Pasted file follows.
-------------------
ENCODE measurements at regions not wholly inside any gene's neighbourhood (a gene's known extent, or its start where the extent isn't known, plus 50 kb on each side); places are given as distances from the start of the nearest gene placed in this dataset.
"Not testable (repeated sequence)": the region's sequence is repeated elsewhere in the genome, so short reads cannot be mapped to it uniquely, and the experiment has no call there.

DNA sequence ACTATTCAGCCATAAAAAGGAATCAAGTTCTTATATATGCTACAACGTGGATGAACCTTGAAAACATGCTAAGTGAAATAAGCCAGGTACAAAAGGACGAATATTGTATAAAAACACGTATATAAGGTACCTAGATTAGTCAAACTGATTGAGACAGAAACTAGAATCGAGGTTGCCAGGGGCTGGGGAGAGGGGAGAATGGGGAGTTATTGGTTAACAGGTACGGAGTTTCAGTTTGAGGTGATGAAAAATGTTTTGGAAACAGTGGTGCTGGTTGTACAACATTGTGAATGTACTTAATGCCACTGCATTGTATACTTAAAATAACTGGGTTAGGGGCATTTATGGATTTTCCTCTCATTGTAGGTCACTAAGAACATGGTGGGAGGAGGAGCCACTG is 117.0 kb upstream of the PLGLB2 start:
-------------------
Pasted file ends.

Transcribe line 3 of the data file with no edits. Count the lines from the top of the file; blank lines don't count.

DNA sequence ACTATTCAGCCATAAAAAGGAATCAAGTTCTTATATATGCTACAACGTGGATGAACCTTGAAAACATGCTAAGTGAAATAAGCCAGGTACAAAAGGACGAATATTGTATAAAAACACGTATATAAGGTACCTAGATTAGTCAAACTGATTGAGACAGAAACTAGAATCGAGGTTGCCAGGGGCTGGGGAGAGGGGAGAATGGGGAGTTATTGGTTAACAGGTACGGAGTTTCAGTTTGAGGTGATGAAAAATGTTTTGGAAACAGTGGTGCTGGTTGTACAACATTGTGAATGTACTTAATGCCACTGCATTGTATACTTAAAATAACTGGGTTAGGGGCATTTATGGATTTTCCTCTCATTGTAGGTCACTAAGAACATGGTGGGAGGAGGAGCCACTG is 117.0 kb upstream of the PLGLB2 start: